A dog yawned in the sun
And in the distance,
A train, blindfolded by a tunnel,
Window by window
Regained vision.
I thought of all the things
That could happen
When we are looking away,
The universe we miss in a blink.

A Friend in Need displays the rueful, mathematical precision of an old Romantic.

He sits in a chair
Whose fourth leg’s his.
He loves this chair.They used to make love in it.
That was when the chair
Had four plus two plus two,
Eight legs. Days with legs.
Since then there’s been a lot of walking out.
Now the chair’s short of a leg
And he’s lending his.

The best poems are when the language writes it (or is this misanthropic?)—language can say more than one wonderful thing at the same time—like harmony in music. Every assertion of this poem—simple in the extreme—says two precise things, proving language was the writer—it wasn’t just the poet complaining.

Surendran’s helpless longing is beautifully rendered by the passive possessives—“leg’s his” and “he’s lending his.” The “He loves this chair” couldn’t be anything but that, since we know by the poem he does love, given the subject of the poem—and the chair as the place where they made love—a variation on bed, is a surprise keeping with the charm of this clear, sweet, sad eight-legged poem.

****

Nitoo Das doesn’t mind being called a “feminist” poet. She deflects the male gaze with—in a poet’s irony—exactly what the male gaze seeks, (with a little added wit.)

How To Write Erotica

Treat it like a hoax. Wear
suitable clothes. Gauzy.
Be slippery. Create calligraphic circles.
Cite flowers. Reveal the vanilla, declare
the hibiscus. You’re allowed
to be slightly long-winded.
Also, abstruse. Don’t be afraid.
Be kaleidoscopic. Fractalise. Read Nin.
Better still, read Sappho. Surreal
and slow. Steer clear
of the opaque. Quirkiness is useful,
so is translucence. Spank
words carefully. Include
lots of skin, mouth,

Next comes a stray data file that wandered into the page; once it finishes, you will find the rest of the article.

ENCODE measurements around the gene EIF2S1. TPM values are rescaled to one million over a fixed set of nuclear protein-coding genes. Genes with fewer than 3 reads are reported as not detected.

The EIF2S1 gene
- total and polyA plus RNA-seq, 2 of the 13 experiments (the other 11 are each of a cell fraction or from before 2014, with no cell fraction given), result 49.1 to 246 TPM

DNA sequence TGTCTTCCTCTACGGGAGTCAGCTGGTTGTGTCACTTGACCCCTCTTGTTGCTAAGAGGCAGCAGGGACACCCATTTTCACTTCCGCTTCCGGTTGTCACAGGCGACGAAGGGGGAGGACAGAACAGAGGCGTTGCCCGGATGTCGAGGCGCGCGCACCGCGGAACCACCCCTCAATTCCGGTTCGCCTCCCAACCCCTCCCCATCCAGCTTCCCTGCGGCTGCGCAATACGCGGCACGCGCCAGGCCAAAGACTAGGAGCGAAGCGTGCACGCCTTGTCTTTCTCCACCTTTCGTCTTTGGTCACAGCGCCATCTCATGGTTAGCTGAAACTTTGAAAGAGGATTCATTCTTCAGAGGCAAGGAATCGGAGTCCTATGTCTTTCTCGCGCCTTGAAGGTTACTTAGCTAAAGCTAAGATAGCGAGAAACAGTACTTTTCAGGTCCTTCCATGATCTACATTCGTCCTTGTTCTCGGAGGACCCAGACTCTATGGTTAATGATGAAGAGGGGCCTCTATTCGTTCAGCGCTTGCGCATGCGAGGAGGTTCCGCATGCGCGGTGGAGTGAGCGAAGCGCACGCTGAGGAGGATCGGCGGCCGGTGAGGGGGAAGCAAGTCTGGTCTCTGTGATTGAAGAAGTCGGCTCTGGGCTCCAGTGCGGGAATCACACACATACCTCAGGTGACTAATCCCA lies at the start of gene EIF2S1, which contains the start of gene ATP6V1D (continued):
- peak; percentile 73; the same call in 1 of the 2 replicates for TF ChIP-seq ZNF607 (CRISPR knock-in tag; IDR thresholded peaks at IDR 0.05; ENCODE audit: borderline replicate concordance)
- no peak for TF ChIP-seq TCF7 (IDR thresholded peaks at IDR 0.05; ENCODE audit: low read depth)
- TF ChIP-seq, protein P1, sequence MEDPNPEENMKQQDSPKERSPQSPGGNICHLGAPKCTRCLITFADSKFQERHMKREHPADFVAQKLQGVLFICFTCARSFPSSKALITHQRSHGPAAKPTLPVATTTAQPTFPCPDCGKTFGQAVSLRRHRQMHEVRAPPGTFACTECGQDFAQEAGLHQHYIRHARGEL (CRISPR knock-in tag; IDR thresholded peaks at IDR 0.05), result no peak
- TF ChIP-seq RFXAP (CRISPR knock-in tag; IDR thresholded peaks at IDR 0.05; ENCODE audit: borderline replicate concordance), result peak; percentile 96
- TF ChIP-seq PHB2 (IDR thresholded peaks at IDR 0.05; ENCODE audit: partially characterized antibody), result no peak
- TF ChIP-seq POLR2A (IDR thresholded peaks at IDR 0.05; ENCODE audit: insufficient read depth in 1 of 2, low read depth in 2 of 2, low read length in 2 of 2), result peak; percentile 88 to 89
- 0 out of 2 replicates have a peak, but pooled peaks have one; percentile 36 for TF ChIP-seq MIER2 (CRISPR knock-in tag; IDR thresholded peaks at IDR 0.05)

tongue. However aesthetic
breasts work the best. Linger.
Startle with a sudden mention
of death. It should be clear, you’re not
improper. Sigh, hush,
hiss a bit. Confuse
memory. Clarify: there could be two
or three or four bodies involved,
but not necessarily. Be serious.
Throw in a few bones
to close.

The genius of this poem is that the poetry writes the erotica—the theme is embraced, and is dignified, and in command, because, as the poet knows, “erotica” is a “how to”—the whole approach in which the poet slyly tells us “how to write erotica” is proper—therefore it is delightfully sly when she writes, “you’re not improper.” Morality is not the issue, since “how to” is merely that.

The poem triumphs because the poetry is deliciously good: “Reveal the vanilla, declare the hibiscus.”

Phrases “Sigh, hush, hiss a bit” succeed because the poem is called “How to write erotica—and the poet presents to us how language can be cunningly erotic even as it is “not improper.” The joke is that the “erotic” in the hands of a skilled poet is both erotic and proper; “Treat it like a hoax,” is how the poem opens, and everything that follows—from “wear suitable clothes” to “Fractalise” to “Read Nin. Better still, read Sappho” to “However aesthetic breasts work the best”—succeeds in both directions—the poem is erotic, and yet the poetry and the wit creates the most delight.

The eroticism of Nitoo Das is not cheap, just as a nude by a great painter never feels pornographic. Who knows why this is so? Who knows why “How To Write Erotica” is erotic, and yet not?

Literature can be exciting in so many ways.

*****

Kiriti Sengupta is an admirer of Rabindranath Tagore (Nobel Prize in Literature, 1913) which is apparently controversial for the new poets—perhaps it’s similar to American academics who feel they are too modern and sophisticated for Poe. Sengupta translates Bengali poetry into English. He’s written a trilogy which combines fiction, memoir, and poetry. His English poetry comments on contemporary events in the heroic mode.

The Untold Saga

It only took two hands
to kill the evil; it only took
the trident to destroy the opponent.
Yet autumn arrives through your
larger-than-life avatar teamed with
the ten arms. Like many women
you followed the husband; you had
several other weapons to fight the war…

Durga, was this a conscious decision?

Legends say you emerged from the gods,
the presiding male dignitaries while Asura
remained unfailingly blessed—invincible.
You won, but you didn’t claim a reward!

That you are formally worshiped twice a year
made no difference to the gasping Nirbhaya,
who gave up to the penetrating rod the scoundrels
dug into her motherly cave through the birth route.

And that Nirbhaya followed death/deterred her from creating an epic!

[Poet’s Note: Nirbhaya died from fatal injuries following gang-rape in Delhi in 2012.]

******

Ankita Shah is a political poet reacting to war, refugees, and artificial, unnecessary, divisions created by, and in the wake of, war.

A video performance of Ankita Shah’s bilingual poem, “Go Back To Your Own Country,” went viral on Facebook.

Political poetry will always have a niche, and the political poetry niche in India appears to be exactly the same size as the political poetry niche in the U.S. We are not sure why this is.

*******

Thanks for reading!  We will see you in November!